For instance, Tennessee has two methods to turn around struggling schools. One, known as achievement school districts, allows the state to either take control of low-performing schools or hand them over to charter school operators. The other, known as innovation zones, are run by school districts and come with greater autonomy and financial assistance from the state.
According to a June report, Zimmer and other researchers on the project found that schools in the so-called iZones showed significant testing gains compared to their peers in ASDs since the programs launched in the 2012-13 school year.
“One of the speculations is and we can observe in the data that they did really get good teachers into these innovation zone schools, and that might be part of the secret of their success,” Zimmer said. “They have offered these incentives, financial incentives for teachers to actually transfer into these schools, good teachers into these schools, and that seemed to make a difference.
“And even once they were there, these teachers seemed to improve just being in an environment where there were lots of good teachers.”
But offering financial incentives for teachers to take jobs in low-performing schools can bring unintended consequences for nearby schools. As Zimmer explained, “there’s only so many good teachers you’re going to be able to recruit into schools.”
“At some point you’re probably going to run out of good teachers to transfer into these schools, especially if they want to try to do it districtwide in Memphis as opposed to just a select number of schools within the district,” he said, noting that drawing quality educators from other schools may hurt the academic achievement of their former students.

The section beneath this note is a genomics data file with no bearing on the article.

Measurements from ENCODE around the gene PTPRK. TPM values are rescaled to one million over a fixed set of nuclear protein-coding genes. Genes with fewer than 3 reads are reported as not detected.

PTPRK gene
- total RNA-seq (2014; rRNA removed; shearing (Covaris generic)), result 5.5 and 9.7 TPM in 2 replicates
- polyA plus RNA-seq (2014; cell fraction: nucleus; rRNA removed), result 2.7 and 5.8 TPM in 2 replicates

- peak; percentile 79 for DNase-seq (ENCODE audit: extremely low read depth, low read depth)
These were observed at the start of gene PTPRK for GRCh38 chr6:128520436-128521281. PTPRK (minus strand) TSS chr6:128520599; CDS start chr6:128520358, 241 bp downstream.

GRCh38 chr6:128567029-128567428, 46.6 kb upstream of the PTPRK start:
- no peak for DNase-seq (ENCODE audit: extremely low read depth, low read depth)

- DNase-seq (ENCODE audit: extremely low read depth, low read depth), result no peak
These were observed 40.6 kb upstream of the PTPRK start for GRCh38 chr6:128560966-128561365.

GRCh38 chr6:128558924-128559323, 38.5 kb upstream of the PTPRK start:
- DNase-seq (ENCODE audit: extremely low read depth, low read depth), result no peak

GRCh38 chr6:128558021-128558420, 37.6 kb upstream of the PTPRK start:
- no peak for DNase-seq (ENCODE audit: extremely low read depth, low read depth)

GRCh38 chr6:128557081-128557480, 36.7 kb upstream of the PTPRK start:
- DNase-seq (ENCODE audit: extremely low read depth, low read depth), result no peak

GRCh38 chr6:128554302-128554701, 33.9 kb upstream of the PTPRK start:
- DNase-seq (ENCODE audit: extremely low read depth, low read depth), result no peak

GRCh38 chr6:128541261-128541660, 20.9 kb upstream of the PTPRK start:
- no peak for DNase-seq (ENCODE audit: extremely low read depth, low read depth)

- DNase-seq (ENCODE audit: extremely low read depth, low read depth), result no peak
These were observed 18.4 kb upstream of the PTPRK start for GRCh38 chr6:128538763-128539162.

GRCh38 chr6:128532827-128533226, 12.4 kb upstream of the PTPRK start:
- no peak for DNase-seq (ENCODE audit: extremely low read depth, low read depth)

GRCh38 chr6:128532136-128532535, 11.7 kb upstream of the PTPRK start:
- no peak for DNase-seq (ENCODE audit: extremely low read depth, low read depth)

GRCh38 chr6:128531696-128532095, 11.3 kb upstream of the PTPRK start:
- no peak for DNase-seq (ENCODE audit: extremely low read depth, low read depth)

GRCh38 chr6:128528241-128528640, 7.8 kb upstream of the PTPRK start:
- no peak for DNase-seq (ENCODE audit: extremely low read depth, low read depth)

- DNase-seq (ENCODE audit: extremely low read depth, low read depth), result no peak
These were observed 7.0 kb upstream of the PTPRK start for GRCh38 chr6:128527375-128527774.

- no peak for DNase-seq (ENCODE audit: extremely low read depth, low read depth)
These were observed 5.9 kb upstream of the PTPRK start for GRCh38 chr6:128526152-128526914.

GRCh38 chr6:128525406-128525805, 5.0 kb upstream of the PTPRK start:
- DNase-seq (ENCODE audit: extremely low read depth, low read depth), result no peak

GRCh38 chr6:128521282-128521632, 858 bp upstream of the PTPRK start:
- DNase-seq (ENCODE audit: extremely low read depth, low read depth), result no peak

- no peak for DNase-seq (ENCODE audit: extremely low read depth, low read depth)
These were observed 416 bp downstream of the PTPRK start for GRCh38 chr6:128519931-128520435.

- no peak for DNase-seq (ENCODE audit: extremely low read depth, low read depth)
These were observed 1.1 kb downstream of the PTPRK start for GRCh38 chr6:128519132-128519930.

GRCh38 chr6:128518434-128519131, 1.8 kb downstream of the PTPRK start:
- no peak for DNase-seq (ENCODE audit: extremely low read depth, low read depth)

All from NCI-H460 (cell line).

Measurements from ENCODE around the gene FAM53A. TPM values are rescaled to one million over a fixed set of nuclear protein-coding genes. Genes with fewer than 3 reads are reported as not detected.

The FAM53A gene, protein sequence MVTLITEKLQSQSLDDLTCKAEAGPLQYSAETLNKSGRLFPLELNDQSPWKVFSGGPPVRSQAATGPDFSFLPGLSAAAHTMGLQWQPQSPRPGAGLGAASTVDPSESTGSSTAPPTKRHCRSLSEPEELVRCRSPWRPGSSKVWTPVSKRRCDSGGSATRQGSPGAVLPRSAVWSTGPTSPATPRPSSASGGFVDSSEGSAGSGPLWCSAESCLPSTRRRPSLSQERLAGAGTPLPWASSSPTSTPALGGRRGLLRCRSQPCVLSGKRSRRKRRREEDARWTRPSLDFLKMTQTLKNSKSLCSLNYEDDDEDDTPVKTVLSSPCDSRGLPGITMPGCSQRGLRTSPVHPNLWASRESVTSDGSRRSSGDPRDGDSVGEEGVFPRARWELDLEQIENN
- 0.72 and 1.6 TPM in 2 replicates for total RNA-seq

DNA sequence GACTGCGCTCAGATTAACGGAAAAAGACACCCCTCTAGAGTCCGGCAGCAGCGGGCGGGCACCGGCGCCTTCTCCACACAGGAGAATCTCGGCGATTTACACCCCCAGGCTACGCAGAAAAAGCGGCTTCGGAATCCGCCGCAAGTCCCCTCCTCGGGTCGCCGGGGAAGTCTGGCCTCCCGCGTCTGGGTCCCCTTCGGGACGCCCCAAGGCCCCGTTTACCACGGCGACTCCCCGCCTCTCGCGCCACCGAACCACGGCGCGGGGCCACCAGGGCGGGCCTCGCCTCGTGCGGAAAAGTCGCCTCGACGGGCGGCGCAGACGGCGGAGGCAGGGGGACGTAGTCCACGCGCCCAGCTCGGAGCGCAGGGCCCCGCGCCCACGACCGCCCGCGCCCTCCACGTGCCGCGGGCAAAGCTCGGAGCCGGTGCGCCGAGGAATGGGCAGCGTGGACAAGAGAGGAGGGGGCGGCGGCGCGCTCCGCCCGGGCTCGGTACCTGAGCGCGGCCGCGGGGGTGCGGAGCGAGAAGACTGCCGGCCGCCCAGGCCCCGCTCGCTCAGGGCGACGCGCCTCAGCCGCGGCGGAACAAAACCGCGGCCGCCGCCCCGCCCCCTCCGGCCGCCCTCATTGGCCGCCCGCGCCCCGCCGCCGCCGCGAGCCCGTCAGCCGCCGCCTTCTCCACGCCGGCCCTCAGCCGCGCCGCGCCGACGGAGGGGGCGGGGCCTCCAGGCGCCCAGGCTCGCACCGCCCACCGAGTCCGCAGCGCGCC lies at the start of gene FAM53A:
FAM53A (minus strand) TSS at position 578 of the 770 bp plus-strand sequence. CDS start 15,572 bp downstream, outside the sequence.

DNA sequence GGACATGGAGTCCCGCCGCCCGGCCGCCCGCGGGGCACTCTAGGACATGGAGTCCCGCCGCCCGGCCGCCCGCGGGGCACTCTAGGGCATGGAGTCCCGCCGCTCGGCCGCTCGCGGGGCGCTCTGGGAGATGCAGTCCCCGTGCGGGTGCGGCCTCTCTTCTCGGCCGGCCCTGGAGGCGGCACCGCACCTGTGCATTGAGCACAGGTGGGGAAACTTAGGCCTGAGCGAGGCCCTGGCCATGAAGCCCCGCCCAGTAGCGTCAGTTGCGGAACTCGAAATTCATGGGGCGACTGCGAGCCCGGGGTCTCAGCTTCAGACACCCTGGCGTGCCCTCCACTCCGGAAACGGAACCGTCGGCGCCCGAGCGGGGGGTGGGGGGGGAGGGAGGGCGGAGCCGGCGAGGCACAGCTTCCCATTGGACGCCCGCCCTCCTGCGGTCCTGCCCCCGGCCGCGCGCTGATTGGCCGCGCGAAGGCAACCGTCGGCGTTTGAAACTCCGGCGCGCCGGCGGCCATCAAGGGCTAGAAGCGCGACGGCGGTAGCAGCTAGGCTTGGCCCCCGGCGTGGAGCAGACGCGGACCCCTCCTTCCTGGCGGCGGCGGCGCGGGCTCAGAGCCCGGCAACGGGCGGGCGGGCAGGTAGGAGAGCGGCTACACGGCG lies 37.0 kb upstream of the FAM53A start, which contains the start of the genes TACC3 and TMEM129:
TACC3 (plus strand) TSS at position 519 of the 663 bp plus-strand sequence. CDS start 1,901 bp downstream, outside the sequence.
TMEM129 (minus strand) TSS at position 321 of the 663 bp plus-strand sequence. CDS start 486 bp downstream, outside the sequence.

Brandon Wright, editorial director of the Thomas B. Fordham Institute, has examined various turnaround models and said the proposal laid out by Lewis resembles a similar effort in Lawrence, Mass., where a receiver was appointed to run the struggling school district in 2012.
According to a 2017 Harvard study on Lawrence Public Schools’ turnaround effort, the school system faced higher academic expectations; cut central office spending by $6.6 million over the first two years and sent that money back to schools; replaced 10 percent of its teachers, 20 percent of its assistant principals, and 36 percent of its principals in the first year and 20 percent in the second year while also creating a new teacher compensation system that included performance pay and leadership stipends; increased autonomy at better performing schools; and created tutoring programs during school breaks to help students catch up academically.
The study found “promising early results” in that turnaround effort.
“I tend to subscribe to the philosophy that local leaders know their school districts best, be it an individual district or state, so I like that the plan as proposed keeps sort of the local people who have expertise in Jefferson County in the decision-making process,” Wright said.
Still, Wright said no takeover effort can be considered a complete success or failure, based on his research.
“There's not going to be a one-size-fits-all corrective approach in my opinion,” he said. “It will really have to come down to what is right in Jefferson County.”
Vocal opponents and supporters
Plans to takeover struggling schools and districts are sometimes met with community skepticism, if not outright anger, some of the observers say.
That’s taking shape in pockets of Jefferson County.
The proposal for state control of JCPS has been panned in political circles, at times uniting Democrats and Republicans. Mayor Greg Fischer and his rival in the fall mayoral race, Angela Leet, have come out against the takeover, and the Louisville Metro Council passed a bipartisan resolution opposing it. Local legislators from both parties have also criticized the proposed takeover.
Our JCPS, a group that’s against Lewis’s recommendation to place the district in state management, announced Wednesday that it had 10,000 signatures on a petition opposing the recommended takeover.
Other groups – such as the Kentucky Pastors in Action Coalition, which endorsed Republican Gov. Matt Bevin when he ran for office in 2015, and the conservative think tank Bluegrass Institute, based in Lexington – have cheered the state’s efforts to take control of JCPS.